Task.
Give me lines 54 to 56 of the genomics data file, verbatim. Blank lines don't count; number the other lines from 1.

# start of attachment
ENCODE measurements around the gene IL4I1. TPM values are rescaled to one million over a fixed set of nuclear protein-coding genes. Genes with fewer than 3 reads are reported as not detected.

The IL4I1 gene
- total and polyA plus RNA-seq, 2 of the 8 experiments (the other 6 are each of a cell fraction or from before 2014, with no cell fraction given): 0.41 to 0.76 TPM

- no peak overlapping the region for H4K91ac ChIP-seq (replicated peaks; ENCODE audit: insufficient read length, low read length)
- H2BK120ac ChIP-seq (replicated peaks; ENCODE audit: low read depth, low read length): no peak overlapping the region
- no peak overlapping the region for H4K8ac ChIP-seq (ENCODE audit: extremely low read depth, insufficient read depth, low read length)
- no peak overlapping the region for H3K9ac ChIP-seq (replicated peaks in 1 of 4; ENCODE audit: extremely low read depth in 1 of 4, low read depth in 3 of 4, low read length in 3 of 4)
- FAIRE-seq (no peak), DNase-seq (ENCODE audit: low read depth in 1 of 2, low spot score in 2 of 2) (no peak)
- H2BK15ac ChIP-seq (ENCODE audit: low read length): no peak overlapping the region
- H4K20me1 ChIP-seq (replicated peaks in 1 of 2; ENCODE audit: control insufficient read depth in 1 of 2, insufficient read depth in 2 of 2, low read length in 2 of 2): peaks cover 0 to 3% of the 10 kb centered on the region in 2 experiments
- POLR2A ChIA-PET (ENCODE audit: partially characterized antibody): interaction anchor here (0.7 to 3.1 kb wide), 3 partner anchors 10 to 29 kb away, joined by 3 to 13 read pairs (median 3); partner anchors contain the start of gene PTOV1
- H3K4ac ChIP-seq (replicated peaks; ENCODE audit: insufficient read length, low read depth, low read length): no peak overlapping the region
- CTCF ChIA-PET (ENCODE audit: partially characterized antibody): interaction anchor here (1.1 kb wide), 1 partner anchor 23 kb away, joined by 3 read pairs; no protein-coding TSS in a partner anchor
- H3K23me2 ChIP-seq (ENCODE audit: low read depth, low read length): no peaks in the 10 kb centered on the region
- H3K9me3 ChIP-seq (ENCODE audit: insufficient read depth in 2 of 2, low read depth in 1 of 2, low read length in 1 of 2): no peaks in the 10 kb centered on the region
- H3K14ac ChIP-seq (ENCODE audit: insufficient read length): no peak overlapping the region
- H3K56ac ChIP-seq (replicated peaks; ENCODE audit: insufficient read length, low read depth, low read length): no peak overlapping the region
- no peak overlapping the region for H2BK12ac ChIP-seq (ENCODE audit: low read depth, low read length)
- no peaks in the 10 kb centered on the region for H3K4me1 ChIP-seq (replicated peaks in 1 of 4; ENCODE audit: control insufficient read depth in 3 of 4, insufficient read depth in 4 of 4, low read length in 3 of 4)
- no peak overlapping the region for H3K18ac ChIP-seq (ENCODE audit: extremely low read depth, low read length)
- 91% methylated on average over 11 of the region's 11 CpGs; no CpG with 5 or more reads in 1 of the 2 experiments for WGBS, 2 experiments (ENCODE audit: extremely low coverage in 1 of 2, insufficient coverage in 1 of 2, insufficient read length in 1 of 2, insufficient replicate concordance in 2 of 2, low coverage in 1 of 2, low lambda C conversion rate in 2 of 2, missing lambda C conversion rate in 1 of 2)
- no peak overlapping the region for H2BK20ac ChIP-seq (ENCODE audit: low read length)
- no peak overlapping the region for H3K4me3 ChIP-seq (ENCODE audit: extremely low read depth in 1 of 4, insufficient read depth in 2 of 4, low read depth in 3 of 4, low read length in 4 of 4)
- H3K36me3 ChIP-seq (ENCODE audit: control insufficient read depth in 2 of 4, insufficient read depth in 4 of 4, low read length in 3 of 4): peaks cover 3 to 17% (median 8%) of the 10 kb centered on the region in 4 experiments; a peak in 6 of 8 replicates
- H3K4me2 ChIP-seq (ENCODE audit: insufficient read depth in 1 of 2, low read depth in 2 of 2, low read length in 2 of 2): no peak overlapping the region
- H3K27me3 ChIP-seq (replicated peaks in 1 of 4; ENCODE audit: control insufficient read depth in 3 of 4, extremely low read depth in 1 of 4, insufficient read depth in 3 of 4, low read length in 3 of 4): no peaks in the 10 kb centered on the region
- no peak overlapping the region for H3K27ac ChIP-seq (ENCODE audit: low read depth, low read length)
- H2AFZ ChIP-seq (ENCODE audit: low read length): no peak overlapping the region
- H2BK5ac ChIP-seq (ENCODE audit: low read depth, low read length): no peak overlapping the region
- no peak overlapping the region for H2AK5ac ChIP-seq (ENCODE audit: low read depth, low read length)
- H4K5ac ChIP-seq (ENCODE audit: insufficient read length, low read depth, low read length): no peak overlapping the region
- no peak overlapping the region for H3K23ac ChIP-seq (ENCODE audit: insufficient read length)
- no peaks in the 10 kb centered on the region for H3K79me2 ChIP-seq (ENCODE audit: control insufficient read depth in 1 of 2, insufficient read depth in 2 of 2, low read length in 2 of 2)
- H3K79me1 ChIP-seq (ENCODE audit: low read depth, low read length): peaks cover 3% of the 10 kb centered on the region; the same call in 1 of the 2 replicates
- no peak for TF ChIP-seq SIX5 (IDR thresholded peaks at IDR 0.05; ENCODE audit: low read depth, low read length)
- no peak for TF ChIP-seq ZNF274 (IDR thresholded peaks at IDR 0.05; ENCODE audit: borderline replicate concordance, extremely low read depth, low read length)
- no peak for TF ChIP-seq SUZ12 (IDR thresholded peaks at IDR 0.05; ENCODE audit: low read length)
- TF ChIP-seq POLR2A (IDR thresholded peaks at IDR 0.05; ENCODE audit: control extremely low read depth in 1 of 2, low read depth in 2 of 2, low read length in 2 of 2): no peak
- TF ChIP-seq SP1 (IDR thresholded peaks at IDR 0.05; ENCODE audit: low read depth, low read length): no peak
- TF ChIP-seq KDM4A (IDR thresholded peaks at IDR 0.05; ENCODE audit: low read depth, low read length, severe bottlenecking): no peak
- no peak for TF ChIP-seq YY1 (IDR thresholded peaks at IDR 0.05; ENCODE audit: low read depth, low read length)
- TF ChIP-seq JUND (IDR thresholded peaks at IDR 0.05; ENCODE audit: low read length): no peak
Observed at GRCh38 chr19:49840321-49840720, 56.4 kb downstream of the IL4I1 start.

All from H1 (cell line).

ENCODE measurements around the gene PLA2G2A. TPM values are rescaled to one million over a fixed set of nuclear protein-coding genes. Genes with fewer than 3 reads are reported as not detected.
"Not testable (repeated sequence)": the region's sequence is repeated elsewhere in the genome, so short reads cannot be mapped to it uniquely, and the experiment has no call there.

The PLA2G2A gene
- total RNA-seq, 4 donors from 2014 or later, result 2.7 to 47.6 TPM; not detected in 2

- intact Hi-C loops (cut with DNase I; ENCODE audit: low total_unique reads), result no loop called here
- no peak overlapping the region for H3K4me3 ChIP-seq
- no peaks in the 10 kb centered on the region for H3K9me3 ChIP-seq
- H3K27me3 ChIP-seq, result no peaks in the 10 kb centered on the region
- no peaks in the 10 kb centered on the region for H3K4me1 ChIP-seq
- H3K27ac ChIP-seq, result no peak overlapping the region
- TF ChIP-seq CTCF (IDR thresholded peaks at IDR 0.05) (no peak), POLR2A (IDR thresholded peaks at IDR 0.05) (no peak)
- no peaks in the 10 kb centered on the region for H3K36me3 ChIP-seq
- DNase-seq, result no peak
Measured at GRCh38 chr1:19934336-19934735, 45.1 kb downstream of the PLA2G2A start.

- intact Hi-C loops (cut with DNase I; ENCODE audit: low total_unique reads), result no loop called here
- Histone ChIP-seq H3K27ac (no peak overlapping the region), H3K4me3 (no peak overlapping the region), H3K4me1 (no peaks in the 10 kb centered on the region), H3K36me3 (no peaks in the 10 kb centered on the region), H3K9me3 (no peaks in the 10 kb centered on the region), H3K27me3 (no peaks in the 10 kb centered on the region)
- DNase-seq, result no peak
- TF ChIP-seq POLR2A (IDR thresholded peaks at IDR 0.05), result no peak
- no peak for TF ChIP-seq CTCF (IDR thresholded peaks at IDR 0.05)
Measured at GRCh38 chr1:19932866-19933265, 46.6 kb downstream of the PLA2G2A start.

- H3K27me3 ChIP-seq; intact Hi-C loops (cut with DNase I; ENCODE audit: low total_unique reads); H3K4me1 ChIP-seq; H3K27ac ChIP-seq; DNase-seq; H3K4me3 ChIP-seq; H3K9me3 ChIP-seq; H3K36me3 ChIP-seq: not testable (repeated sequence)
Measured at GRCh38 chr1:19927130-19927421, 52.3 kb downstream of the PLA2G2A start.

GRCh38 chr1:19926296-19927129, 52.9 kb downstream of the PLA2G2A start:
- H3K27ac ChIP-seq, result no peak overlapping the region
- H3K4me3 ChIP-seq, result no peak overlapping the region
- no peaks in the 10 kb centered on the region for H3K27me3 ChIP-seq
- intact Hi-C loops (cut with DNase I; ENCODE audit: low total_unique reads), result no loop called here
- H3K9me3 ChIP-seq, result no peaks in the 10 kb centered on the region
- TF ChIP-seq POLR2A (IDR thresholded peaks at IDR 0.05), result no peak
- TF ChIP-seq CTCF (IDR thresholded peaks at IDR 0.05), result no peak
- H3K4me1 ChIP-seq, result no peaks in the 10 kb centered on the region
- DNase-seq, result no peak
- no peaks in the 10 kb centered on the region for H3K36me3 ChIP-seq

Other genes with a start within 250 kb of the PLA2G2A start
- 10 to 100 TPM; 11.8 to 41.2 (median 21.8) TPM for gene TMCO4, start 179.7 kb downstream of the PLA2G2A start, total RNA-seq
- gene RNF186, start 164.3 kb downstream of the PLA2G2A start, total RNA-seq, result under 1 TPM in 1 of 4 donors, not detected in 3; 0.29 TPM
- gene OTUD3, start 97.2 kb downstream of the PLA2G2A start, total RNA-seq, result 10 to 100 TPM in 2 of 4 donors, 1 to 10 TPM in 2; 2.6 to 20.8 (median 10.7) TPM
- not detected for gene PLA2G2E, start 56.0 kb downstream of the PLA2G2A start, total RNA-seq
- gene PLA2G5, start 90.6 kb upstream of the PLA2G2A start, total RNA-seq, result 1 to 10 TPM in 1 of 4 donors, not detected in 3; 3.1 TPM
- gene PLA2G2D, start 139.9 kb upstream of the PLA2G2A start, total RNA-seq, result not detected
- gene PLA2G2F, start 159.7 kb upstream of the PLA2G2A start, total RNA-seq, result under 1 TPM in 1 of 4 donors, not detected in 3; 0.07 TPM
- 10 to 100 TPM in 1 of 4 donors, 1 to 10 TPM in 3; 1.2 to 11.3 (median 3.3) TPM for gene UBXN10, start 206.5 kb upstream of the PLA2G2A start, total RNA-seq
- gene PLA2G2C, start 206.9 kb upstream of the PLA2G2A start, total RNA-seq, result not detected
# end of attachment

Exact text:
- H3K27ac ChIP-seq, result no peak overlapping the region
- TF ChIP-seq CTCF (IDR thresholded peaks at IDR 0.05) (no peak), POLR2A (IDR thresholded peaks at IDR 0.05) (no peak)
- no peaks in the 10 kb centered on the region for H3K36me3 ChIP-seq